Ireland buzzing as 68 organisations come together to save pollinators


All-Ireland Pollinator Plan launched, with the aim of identifying actions to help protect pollinators and the livelihoods of farmers who rely on their invaluable pollination service.

Waterford/Dublin, Thursday September 17th, 2015 – Sixty-eight governmental and non-governmental organisations, including BirdWatch Ireland, have agreed a shared plan of action to tackle pollinator decline and make Ireland a place where pollinating insects can survive and thrive.

The All-Ireland Pollinator Plan 2015-2020 makes Ireland one of the first countries in Europe with a strategy to address pollinator decline and protect pollination services. The initiative has generated huge support and has culminated in agreement to deliver 81 actions to make Ireland more pollinator friendly.

Mountain Bumblebee (Photo: Steven Falk)
Mountain Bumblebee
(Photo: Steven Falk)

The Plan identifies actions that can be taken on farmland, public land and private land. These include creating pollinator highways along our transport routes, making our public parks pollinator friendly and encouraging the public to see their gardens as potential pit-stops for our busy bees.

It is also about raising awareness about pollinators and how to protect them. In particular, it aims to ensure that everyone from schoolchildren to farmers, gardeners, local authorities and businesses know what pollinators need and which simple cost-effective actions they can take to help. The Plan will also support Ireland’s bee keepers in keeping our honeybees healthy.

“Unfortunately, Irish pollinators are in decline, with one third of our 98 bee species threatened with extinction,” said Dr Úna FitzPatrick from the National Biodiversity Data Centre, who chaired the Plan steering group.

Dr Jane Stout, Associate Professor in Botany at Trinity College Dublin, who co-chaired the group, added: “If we want pollinators to be available to pollinate our crops and wild plants for future generations we need to manage the landscape in a more sustainable way and create a joined-up network of diverse and flower rich habitats as well as reduce our use of chemical insecticides. This doesn’t just mean in the countryside, but in our towns and villages as well.”

The solitary bee Colletes floralis (Photo: Steven Falk)
The solitary bee Colletes floralis
(Photo: Steven Falk)

The Pollinator Plan is not just about protecting bees but also about protecting the livelihood of farmers and growers who rely on their ‘free’ pollinator service, which allows consumers to buy Irish fruit and vegetables at an affordable price. This service is worth over £7 million per annum for apples in Northern Ireland, and €3.9 million for oilseed rape in the Republic of Ireland.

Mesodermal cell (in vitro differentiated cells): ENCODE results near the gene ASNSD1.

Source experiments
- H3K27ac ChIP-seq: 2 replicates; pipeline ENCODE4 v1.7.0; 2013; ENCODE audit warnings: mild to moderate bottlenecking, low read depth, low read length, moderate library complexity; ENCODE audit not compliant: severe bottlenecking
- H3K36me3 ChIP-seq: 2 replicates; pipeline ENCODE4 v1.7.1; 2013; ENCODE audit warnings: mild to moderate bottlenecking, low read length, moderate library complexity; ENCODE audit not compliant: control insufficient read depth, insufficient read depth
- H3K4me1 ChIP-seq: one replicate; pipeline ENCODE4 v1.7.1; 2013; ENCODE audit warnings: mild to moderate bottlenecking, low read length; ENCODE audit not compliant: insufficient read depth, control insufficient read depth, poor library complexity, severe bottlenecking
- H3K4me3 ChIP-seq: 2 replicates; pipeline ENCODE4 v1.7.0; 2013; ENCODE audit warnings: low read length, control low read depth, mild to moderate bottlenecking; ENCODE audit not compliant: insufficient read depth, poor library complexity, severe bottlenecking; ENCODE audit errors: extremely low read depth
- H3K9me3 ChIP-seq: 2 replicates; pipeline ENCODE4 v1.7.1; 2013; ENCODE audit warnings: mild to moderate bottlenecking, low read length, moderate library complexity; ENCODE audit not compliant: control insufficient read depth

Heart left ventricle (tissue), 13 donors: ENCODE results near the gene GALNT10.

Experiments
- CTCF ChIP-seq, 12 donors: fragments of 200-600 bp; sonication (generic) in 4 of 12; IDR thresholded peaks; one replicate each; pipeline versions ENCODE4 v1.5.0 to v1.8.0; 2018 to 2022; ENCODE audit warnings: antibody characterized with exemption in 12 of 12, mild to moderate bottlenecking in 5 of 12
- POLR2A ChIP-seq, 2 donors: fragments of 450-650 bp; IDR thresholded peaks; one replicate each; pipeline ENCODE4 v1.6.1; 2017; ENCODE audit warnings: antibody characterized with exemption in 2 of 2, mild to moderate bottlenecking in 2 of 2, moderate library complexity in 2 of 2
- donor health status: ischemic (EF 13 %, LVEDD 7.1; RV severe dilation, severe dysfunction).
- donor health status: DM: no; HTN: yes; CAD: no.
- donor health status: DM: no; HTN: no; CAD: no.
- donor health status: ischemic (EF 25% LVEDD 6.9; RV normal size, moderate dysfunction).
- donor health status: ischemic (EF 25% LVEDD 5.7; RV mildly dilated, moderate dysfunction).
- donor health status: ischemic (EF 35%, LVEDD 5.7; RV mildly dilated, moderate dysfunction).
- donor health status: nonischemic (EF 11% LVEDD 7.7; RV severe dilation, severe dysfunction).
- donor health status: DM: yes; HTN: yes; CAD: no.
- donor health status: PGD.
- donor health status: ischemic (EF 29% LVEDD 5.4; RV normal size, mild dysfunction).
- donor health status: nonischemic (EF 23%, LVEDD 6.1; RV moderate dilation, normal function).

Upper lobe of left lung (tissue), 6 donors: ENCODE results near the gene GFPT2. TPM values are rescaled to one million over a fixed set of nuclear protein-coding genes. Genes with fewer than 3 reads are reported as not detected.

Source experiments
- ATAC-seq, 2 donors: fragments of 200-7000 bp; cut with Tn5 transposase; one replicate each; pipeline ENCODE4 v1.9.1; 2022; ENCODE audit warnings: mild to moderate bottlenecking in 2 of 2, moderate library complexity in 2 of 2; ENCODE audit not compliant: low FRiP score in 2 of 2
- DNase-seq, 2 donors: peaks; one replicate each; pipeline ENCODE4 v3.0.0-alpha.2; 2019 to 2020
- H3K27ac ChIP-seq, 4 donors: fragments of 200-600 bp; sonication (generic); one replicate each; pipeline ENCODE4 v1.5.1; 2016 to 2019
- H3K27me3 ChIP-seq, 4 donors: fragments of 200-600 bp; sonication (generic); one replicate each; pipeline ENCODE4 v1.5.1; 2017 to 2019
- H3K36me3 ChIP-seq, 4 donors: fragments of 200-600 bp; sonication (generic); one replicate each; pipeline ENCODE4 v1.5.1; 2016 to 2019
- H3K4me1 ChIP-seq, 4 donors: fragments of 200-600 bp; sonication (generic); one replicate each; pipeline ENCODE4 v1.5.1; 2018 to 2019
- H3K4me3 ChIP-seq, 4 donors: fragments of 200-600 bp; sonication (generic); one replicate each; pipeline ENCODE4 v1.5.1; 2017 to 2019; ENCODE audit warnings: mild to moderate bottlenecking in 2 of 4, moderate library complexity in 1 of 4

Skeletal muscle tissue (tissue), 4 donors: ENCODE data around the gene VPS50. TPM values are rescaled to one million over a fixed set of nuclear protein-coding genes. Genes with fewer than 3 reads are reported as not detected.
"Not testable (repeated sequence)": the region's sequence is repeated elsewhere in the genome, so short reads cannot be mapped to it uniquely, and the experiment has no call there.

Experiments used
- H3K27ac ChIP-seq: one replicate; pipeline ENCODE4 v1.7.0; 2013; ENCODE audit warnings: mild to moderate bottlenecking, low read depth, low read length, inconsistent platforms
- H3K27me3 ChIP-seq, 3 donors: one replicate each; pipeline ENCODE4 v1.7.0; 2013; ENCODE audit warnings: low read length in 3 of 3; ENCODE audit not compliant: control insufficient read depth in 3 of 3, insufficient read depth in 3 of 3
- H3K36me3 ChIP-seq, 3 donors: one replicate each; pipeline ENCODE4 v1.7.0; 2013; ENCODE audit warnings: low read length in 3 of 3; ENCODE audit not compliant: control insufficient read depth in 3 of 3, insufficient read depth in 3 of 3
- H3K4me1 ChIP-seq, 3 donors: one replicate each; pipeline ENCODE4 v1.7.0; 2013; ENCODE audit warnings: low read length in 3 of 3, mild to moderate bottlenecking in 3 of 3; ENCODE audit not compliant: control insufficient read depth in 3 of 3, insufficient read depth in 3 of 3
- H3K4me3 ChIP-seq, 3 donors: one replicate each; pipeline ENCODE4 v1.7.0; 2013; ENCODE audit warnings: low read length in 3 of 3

Additionally, about three-quarters of our wild plants also require insect pollinators, so without pollinators the Irish landscape would be a very different and less beautiful place. Their value to tourism and branding our produce abroad is enormous but has never been assessed in a monetary sense.

Responsibility for delivering the 81 actions has been shared out between the supporting organisations, which in addition to BirdWatch Ireland include the Department of Agriculture, Food & the Marine, Department of Agriculture and Rural Development, Teagasc, Bord Bía, Northern Ireland Environment Agency, Heritage Council, Fáilte Ireland, An Taisce Green Schools, Federation of Irish Beekeepers’ Associations, Iarnród Éireann, National Trust, RSPB Northern Ireland, Tidy Towns, Transport NI, Ulster Farmers’ Union, Ulster Wildlife and Waterways Ireland.

In coming together to protect pollinators we protect the livelihood of farmers and growers who rely on their free pollinator service, and we protect the general health of our environment. If successful, this Plan will ensure that Ireland is a much better place for pollinators by 2020.

A Pollinator Plan media pack including photographs and brief notes on the Plan has been prepared and is available here






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